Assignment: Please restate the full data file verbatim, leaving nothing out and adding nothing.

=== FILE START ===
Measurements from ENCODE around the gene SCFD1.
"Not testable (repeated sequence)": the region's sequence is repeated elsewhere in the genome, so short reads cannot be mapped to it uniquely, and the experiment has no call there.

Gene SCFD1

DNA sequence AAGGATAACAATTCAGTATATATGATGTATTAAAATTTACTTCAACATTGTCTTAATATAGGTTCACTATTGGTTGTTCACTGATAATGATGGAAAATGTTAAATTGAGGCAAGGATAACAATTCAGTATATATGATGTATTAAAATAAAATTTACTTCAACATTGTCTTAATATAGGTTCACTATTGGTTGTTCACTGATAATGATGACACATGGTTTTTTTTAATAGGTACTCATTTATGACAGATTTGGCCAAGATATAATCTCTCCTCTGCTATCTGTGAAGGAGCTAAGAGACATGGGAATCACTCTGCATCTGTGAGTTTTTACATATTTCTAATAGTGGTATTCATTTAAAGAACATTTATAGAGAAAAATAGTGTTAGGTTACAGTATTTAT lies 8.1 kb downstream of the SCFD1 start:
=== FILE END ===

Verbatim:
Measurements from ENCODE around the gene SCFD1.
"Not testable (repeated sequence)": the region's sequence is repeated elsewhere in the genome, so short reads cannot be mapped to it uniquely, and the experiment has no call there.

Gene SCFD1

DNA sequence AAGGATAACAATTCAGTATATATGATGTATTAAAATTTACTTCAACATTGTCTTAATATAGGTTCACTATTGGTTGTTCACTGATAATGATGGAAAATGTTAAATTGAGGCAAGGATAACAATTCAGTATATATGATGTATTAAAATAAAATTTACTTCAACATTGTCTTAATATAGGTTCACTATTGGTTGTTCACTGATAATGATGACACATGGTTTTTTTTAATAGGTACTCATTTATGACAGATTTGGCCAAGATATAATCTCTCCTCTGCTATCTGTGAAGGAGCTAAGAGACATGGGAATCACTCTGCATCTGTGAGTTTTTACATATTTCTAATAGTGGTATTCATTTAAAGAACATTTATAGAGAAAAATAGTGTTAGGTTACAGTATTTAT lies 8.1 kb downstream of the SCFD1 start: